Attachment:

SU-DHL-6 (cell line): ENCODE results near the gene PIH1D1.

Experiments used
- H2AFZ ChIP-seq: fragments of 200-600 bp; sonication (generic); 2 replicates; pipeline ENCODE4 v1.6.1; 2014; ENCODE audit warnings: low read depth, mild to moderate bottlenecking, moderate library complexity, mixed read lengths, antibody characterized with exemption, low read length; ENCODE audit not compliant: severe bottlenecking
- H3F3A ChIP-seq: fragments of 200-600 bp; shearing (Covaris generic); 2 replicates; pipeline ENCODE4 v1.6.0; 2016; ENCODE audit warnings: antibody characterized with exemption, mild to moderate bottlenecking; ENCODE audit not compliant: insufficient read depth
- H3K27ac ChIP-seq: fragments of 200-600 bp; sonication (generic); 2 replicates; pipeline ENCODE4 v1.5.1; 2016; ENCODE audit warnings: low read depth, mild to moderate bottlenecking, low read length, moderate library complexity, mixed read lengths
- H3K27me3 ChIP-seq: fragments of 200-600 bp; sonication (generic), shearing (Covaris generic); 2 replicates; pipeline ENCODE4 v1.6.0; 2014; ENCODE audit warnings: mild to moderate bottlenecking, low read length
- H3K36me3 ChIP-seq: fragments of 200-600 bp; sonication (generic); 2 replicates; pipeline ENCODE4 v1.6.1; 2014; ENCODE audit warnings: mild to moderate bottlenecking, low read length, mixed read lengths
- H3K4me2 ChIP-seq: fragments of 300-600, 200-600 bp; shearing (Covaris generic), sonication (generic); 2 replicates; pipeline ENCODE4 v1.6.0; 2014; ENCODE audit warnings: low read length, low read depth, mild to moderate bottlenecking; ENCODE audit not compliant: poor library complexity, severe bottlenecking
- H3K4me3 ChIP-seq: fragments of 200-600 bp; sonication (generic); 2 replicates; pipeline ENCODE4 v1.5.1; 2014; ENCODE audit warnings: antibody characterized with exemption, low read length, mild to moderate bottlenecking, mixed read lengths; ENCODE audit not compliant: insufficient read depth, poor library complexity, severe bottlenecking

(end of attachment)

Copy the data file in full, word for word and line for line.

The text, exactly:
SU-DHL-6 (cell line): ENCODE results near the gene PIH1D1.

Experiments used
- H2AFZ ChIP-seq: fragments of 200-600 bp; sonication (generic); 2 replicates; pipeline ENCODE4 v1.6.1; 2014; ENCODE audit warnings: low read depth, mild to moderate bottlenecking, moderate library complexity, mixed read lengths, antibody characterized with exemption, low read length; ENCODE audit not compliant: severe bottlenecking
- H3F3A ChIP-seq: fragments of 200-600 bp; shearing (Covaris generic); 2 replicates; pipeline ENCODE4 v1.6.0; 2016; ENCODE audit warnings: antibody characterized with exemption, mild to moderate bottlenecking; ENCODE audit not compliant: insufficient read depth
- H3K27ac ChIP-seq: fragments of 200-600 bp; sonication (generic); 2 replicates; pipeline ENCODE4 v1.5.1; 2016; ENCODE audit warnings: low read depth, mild to moderate bottlenecking, low read length, moderate library complexity, mixed read lengths
- H3K27me3 ChIP-seq: fragments of 200-600 bp; sonication (generic), shearing (Covaris generic); 2 replicates; pipeline ENCODE4 v1.6.0; 2014; ENCODE audit warnings: mild to moderate bottlenecking, low read length
- H3K36me3 ChIP-seq: fragments of 200-600 bp; sonication (generic); 2 replicates; pipeline ENCODE4 v1.6.1; 2014; ENCODE audit warnings: mild to moderate bottlenecking, low read length, mixed read lengths
- H3K4me2 ChIP-seq: fragments of 300-600, 200-600 bp; shearing (Covaris generic), sonication (generic); 2 replicates; pipeline ENCODE4 v1.6.0; 2014; ENCODE audit warnings: low read length, low read depth, mild to moderate bottlenecking; ENCODE audit not compliant: poor library complexity, severe bottlenecking
- H3K4me3 ChIP-seq: fragments of 200-600 bp; sonication (generic); 2 replicates; pipeline ENCODE4 v1.5.1; 2014; ENCODE audit warnings: antibody characterized with exemption, low read length, mild to moderate bottlenecking, mixed read lengths; ENCODE audit not compliant: insufficient read depth, poor library complexity, severe bottlenecking